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You’ve probably heard of employer branding. You may have even read about it on our blog, and followed the steps to building a strong employer brand.
If you think of “employee branding” as how your company is perceived by current and potential employees — well, that’s a pretty good starting point.
But What is Employee Branding?
Like employer branding, employee branding also involves presenting the company in the best possible light in front of employees, job candidates, internal and external stakeholders, and customers.
Let’s turn to Sandra Miles and W. Glynn Mangold’s Kelley School of Business research paper to arrive at a definition of employee branding: it is “the process by which employees internalize the desired brand image and are motivated to project the image to customers and other organizational constituents.”
“It’s about getting your employees on board with who you are and what you do,” wrote business writer Ted Bauer. “Then, through social sharing and word of mouth, they convey that externally.”
Like employer branding, employee branding efforts feed back into how your company is seen by people who might apply to work for you, as well as those who are your existing and potential customers.
Organizations with strong employee branding have the ability to turn their employees into powerful brand ambassadors. Moreover, they are more likely to improve employee loyalty, build a positive brand reputation, increase employee motivation levels, and attract and secure the right talent.
Encouraging employees to become brand ambassadors
An MIT Sloan Management Review article details how some of today’s most successful brands are implementing “employee branding” programs to accompany employees — including members of the C-suite and leadership team — on their digital journeys and help them communicate on social media.
On the whole, however, employees display very low brand engagement on social media, in many situations not following or “liking” the company’s pages on social media sites like Facebook, Twitter, LinkedIn, and Instagram.
This is where employee branding comes in.
The objective is to be able to guide or shape employee behavior so that the people who work for the company can effectively and creatively project the brand identity of the organization through their work behavior as well as their public and social media behavior.
Employee Branding Program: Getting Started
An increasing number of executives are becoming interested in how employee branding can help them achieve a competitive advantage. Here are some important considerations to make if you’re just getting started:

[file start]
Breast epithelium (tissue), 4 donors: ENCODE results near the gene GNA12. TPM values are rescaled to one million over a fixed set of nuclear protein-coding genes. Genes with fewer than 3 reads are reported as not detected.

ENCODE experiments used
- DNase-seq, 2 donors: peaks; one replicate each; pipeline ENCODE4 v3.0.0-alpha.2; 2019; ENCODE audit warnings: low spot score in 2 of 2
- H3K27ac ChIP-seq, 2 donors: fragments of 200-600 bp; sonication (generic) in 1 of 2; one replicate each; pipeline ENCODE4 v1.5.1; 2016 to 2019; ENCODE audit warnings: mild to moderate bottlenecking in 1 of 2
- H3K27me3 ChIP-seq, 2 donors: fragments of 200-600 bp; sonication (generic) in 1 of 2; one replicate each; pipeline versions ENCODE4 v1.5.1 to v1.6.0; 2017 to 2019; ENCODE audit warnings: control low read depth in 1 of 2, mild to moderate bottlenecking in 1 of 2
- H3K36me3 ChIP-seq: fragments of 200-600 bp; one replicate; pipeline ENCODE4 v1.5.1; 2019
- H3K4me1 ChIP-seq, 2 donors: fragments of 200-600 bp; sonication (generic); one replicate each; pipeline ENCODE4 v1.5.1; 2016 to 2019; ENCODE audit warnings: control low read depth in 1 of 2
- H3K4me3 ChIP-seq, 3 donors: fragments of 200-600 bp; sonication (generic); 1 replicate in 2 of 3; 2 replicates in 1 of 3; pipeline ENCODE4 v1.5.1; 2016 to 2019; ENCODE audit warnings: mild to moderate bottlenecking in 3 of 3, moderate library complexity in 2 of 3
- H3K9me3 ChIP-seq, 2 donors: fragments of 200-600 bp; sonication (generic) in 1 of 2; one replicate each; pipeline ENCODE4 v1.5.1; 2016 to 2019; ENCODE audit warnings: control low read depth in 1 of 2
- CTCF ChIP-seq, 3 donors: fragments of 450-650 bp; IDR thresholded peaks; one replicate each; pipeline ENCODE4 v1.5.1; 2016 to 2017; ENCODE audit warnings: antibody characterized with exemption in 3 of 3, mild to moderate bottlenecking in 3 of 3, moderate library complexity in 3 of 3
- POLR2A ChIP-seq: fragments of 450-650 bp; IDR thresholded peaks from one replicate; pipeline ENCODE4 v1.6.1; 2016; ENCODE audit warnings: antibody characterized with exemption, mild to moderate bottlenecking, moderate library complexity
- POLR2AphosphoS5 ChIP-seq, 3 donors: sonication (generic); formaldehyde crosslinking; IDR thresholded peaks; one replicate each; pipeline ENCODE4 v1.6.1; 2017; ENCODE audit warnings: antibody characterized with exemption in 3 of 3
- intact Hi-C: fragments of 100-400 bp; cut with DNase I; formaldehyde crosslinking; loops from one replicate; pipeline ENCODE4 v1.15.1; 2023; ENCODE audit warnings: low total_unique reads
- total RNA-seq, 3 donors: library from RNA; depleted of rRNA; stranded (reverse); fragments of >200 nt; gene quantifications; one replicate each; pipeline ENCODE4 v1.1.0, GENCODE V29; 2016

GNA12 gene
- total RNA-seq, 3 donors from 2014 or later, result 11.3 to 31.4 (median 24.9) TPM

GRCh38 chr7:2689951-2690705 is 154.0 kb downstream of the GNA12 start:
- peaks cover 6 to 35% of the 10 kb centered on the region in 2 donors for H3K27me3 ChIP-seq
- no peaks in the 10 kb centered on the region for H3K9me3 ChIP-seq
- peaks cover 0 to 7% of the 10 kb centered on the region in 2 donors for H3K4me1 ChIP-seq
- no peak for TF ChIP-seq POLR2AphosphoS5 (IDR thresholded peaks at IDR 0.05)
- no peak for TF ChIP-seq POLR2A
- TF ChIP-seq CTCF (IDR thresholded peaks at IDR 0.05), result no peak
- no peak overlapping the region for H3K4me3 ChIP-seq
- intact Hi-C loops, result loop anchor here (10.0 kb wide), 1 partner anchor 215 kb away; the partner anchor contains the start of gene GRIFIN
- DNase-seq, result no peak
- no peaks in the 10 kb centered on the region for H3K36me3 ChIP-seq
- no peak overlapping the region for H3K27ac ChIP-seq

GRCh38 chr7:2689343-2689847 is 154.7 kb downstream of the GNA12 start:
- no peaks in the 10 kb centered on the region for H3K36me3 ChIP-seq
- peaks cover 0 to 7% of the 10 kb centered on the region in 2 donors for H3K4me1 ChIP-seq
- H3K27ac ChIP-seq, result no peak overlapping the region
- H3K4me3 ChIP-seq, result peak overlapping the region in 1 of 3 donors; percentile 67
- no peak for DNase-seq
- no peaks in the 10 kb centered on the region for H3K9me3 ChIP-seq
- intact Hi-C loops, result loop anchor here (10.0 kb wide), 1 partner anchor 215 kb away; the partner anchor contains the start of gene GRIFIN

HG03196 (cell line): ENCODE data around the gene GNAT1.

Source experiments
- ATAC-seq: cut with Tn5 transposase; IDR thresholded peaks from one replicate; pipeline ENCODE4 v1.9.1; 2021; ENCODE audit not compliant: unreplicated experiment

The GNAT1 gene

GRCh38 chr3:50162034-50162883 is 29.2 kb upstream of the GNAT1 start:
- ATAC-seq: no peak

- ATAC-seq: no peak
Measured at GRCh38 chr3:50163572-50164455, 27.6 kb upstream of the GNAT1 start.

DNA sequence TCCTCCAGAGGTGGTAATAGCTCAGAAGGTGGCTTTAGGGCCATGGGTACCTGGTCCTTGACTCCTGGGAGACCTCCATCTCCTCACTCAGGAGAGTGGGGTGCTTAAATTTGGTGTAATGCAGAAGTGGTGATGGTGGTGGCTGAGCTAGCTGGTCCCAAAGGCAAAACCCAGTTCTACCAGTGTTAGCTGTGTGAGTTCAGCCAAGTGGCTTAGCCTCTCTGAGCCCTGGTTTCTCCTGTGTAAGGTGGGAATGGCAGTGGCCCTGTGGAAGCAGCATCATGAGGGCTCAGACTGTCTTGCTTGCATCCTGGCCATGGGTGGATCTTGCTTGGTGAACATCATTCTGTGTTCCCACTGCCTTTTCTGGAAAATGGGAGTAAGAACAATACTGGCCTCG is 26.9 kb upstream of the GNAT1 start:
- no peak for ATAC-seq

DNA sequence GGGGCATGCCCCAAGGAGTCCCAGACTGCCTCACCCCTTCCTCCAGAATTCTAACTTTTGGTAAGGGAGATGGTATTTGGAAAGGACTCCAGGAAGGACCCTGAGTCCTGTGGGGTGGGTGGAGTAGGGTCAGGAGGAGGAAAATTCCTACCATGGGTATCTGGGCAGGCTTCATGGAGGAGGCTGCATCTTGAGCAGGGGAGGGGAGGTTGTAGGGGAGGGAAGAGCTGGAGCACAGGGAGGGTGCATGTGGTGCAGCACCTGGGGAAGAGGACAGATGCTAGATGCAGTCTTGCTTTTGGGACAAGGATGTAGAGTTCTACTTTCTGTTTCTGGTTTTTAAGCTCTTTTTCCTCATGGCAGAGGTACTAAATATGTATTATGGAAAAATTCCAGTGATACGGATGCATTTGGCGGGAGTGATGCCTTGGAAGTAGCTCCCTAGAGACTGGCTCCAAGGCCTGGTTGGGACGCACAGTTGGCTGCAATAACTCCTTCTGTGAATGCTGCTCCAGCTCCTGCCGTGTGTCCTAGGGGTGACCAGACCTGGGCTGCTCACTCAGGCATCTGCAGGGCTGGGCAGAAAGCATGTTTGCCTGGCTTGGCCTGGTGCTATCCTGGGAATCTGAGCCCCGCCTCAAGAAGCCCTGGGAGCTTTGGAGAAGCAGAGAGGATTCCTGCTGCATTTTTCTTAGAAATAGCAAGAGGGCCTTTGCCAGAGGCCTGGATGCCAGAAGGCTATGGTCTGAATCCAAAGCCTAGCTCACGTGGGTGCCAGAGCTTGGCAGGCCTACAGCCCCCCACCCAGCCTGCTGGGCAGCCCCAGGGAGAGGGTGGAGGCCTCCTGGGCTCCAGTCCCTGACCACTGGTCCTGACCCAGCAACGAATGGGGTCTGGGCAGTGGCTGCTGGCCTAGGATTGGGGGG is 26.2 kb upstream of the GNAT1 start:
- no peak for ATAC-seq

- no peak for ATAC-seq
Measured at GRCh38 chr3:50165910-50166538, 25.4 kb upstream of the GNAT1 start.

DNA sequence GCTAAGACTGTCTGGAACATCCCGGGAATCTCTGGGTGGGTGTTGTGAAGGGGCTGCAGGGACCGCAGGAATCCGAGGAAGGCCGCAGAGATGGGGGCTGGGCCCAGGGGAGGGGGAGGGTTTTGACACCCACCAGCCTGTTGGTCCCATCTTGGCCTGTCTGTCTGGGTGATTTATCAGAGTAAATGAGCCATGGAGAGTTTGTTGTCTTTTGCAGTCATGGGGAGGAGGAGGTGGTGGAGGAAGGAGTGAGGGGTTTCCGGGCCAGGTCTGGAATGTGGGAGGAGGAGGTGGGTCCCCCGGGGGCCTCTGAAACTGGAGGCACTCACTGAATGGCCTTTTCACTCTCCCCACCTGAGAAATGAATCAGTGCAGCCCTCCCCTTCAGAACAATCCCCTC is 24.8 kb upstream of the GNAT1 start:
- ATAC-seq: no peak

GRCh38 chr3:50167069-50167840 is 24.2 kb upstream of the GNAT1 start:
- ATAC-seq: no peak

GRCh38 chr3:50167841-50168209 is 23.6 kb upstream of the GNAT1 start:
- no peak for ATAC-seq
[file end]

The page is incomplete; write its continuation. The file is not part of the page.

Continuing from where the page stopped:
Teach employees about your brand. The first step in employee branding is to create, teach, and instill the brand message in the minds of your employees.
Naturally, this message must be a positive and “attractive” one, a message that employees can associate with and which makes them likely to identify with your organization.
Conduct brand training. Employee branding requires processes like brand education and interface training. These are designed to teach your employees how to represent the brand through their behavior, and to create structured opportunities for them to be able to practice representing the brand and become ambassadors.
Drive organizational communication. With current and new employees, don’t fail to talk (and keep talking) about what your organization is all about. Your messages should clearly, frequently, and consistently convey the organization’s mission, values, and desired brand image. Set expectations and improve employees’ role clarity through ongoing internal communications, human resource activities and initiatives, and informal socialization processes.
Finetune hiring and recruitment. It’s difficult to turn employees into brand ambassadors if your hiring and recruitment processes aren’t, in the first place, attracting the right people. Proactively manage your employer brand, listen to and address valuable employee feedback, provide accurate and specific job previews, and make the commitment to grow your organization by selecting the right people for the job.
Listen to employee feedback. Miles and Mangold assert that the employer-employee feedback loop is a critical component of the employee branding process. “It allows organizations to monitor the consequences of the process and to identify areas for improvement. Failure to achieve desired consequences suggests that the process be re-examined for deficiencies in message design and delivery.”
Deliver a great employee experience. Focus on creating an environment where all employees feel like they have a stake in sharing and communicating the brand message.
Launch initiatives that improve retention, increase employee satisfaction, and foster a culture based on candid feedback sharing, transparency, and open communication. Remember: engaged, motivated employees are more likely to become brand ambassadors than employees who aren’t.
“Organizations are continually seeking ways to retain customers and build brand loyalty by enhancing their images,” concluded Miles and Mangold. “Employees vividly project an organizational image to customers and other constituents. Whether the image is positive or negative is critical to the effective positioning of most organizations.”